Paul Runyan, old time golfer and 2 – time PGA Championship winner (1934 and 1938) became well known for his short game expertise. He earned himself the nickname of "Little Poison", chiefly because he did not drive the ball very far, but made up for this with an amazing short game. From time to time, Paul would pass on some golf lessons and various short game tips to his fellow professionals, which would then be taught to their students. One such golf lesson, which became affectionately known as "The Runyan", was how to play the greenside chip.
There will be plenty of times when you will find your ball just off the green, not too far away from the hole, but in some scrubby rough grass. You don; t really want to putt the ball from here, as you do not know how hard you will need to hit it to get it though the grass, plus the wiry grass can also knock the ball off line. Chipping the ball is another option, but this too has it's pitfalls, as the grass can grab and twist the clubface, knocking the ball off line when you swing through. This is where "The Runyan" golf lesson comes in.
Situations like this can be conquered through plenty of practice which brings the confidence with which to play any particular shot. This scenario would be the perfect time to put in to practice Paul Runyan's golf lesson. Here is how he taught it:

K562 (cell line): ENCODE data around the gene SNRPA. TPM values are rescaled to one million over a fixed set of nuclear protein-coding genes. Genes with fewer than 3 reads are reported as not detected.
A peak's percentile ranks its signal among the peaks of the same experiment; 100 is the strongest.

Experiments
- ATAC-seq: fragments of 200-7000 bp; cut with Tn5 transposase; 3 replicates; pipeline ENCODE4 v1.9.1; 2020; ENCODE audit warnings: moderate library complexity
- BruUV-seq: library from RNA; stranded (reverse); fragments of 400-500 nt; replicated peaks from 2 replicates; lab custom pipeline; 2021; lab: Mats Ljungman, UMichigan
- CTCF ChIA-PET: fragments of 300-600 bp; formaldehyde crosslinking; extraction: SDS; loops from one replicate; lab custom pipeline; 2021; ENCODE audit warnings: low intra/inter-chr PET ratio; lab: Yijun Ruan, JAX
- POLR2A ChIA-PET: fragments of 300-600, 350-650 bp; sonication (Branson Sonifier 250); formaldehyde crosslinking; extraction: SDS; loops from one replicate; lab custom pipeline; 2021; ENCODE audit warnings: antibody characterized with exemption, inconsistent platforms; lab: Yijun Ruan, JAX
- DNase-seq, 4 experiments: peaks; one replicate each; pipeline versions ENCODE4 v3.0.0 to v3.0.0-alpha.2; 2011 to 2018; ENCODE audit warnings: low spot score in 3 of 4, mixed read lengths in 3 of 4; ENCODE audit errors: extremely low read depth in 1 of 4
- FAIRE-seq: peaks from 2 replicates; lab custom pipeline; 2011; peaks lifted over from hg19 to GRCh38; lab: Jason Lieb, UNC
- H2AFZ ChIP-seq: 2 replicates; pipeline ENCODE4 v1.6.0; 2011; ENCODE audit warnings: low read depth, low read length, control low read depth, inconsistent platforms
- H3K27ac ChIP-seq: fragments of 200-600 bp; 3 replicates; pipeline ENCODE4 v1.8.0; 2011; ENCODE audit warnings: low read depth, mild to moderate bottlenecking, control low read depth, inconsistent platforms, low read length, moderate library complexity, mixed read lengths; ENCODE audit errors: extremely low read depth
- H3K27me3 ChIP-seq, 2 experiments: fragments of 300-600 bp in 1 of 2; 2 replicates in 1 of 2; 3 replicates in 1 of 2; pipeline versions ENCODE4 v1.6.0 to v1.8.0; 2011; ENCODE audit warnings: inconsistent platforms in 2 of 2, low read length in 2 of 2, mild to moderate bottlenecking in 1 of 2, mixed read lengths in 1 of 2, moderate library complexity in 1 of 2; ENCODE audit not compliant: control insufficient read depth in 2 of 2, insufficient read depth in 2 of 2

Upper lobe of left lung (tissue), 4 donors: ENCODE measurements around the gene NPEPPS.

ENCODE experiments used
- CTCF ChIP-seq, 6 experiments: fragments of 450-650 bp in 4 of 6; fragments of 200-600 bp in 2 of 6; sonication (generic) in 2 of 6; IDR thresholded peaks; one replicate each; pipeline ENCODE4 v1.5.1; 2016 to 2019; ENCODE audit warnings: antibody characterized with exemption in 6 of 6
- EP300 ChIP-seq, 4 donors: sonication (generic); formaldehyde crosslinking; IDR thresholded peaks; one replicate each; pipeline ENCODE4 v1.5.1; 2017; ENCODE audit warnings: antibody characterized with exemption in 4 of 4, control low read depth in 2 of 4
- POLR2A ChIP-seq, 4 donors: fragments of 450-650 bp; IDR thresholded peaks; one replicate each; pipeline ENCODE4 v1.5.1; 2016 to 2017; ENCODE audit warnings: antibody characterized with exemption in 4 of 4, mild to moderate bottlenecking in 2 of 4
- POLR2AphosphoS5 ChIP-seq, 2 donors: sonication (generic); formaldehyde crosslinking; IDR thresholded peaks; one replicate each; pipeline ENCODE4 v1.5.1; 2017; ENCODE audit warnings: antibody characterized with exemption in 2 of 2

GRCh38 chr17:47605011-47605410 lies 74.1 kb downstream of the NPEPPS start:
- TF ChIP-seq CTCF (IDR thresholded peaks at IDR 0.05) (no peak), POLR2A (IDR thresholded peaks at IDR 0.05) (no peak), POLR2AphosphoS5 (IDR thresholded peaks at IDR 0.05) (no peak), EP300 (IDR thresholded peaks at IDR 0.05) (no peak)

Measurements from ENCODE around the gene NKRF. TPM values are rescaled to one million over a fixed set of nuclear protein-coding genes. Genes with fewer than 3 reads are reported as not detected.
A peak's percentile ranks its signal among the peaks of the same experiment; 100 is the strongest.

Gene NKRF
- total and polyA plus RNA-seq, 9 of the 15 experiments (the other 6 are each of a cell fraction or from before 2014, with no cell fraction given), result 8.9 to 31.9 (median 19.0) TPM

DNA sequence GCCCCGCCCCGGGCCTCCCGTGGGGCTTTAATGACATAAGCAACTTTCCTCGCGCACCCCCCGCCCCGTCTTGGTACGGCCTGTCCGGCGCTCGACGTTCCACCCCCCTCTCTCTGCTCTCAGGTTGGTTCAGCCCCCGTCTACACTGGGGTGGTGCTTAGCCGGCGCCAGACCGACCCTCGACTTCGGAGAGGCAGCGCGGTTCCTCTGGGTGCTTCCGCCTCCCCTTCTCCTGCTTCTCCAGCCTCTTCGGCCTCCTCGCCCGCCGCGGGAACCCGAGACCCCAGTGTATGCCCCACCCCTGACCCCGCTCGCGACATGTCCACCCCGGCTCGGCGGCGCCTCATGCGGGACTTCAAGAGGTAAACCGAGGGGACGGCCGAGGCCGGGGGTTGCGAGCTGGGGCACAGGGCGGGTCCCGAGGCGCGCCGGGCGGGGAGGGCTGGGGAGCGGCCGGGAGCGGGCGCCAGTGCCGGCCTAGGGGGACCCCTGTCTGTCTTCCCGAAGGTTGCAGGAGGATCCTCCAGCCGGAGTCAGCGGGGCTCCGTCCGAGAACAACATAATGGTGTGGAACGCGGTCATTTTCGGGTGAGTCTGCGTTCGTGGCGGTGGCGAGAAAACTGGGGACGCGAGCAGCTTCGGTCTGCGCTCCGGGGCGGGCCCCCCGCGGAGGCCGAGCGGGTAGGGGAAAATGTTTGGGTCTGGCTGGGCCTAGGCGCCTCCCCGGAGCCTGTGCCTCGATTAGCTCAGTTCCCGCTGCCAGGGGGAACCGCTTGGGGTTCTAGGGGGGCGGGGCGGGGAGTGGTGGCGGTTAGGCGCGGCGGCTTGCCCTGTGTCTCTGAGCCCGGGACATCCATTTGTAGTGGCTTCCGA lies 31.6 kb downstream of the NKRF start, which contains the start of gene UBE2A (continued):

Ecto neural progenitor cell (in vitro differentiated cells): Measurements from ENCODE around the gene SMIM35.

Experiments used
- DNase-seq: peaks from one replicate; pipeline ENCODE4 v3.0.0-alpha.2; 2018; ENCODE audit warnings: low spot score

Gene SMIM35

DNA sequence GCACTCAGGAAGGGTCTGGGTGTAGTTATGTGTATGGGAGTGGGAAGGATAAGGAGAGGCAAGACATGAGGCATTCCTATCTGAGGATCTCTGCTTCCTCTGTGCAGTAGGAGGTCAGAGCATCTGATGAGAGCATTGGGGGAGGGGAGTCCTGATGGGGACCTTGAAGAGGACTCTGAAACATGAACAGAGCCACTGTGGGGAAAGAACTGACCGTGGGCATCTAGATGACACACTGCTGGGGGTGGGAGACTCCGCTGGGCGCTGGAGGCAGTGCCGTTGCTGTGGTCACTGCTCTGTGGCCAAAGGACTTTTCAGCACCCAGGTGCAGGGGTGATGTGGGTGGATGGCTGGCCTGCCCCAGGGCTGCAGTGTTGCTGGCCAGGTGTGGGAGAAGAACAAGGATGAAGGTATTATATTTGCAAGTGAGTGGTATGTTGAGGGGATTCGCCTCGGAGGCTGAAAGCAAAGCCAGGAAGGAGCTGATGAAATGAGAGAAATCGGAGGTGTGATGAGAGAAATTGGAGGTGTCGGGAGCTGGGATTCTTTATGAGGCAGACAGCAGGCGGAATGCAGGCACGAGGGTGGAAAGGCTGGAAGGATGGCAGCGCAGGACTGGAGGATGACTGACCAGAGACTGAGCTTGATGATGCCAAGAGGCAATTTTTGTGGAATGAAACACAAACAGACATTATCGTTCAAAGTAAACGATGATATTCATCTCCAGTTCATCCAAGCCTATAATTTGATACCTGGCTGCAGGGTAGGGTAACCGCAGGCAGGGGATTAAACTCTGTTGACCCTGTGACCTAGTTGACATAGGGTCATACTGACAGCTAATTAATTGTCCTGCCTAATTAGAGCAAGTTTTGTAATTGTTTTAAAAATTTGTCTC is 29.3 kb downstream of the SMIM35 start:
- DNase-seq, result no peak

1. Take up your putting stance, and keep your front foot slightly open.
2. Make sure you are standing on your intended target line.
3. Now hold the club, as you would your putter, and address the ball. A good choice of club here is the 7 iron. The club should be on it's toe, with the heel off the ground.
4. Grip the club as you would grip your putter.
5. Place the ball in the centre of your stance, which has the effect of de-lofting the club.
6. Using your putting action, swing the club straight back and through. The clubhead should be kept low to the ground, and you should try to make this a "shoulders and arms" type of shot.
And that completes "The Runyan" golf lesson.
Played correctly, the ball will hop out of the grass and remain low, like a standard chip shot. The reason for this is that when you have hit the ball, contact is made with the toe of the club, which causes the swing to slightly deaden the hit. Due to the small amount of loft, the ball will slightly ride the face of the club. This in turn, causes some overspin, which helps the ball to roll forward. And the aim is to have the ball roll for at least 75% to 80% of the shot.
So, to conclude this golf lesson with a short summary. If you play "The Runyan" shot the way it's creator intended, the ball should run up the clubface, spin, and hit the green running towards the hole. With a little practice, this is a shot that could help you towards lower scores.